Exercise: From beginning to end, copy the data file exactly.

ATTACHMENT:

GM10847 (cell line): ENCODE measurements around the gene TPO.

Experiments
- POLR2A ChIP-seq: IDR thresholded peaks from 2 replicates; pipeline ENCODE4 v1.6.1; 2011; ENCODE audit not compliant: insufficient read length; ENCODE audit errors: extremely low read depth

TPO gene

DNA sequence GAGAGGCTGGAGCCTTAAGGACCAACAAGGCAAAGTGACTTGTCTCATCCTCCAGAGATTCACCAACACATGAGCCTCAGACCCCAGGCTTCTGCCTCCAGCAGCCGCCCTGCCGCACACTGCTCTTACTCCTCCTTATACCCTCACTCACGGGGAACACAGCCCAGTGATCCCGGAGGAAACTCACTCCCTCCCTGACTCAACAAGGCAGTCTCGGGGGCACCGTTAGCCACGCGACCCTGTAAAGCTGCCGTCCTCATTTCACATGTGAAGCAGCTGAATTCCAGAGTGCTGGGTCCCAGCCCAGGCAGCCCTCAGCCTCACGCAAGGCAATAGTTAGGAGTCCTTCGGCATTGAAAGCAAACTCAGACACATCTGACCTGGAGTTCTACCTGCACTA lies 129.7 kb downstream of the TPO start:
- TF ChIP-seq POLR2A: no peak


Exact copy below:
GM10847 (cell line): ENCODE measurements around the gene TPO.

Experiments
- POLR2A ChIP-seq: IDR thresholded peaks from 2 replicates; pipeline ENCODE4 v1.6.1; 2011; ENCODE audit not compliant: insufficient read length; ENCODE audit errors: extremely low read depth

TPO gene

DNA sequence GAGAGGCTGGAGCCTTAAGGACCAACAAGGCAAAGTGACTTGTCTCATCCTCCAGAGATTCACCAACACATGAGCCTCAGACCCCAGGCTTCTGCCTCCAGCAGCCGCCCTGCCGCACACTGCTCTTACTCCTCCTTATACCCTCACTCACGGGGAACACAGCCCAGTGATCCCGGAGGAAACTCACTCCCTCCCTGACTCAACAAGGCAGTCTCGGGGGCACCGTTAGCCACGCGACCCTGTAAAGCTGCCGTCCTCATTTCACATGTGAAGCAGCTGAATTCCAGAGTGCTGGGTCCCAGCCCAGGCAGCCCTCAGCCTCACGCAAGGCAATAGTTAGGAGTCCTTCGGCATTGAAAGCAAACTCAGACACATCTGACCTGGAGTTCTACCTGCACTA lies 129.7 kb downstream of the TPO start:
- TF ChIP-seq POLR2A: no peak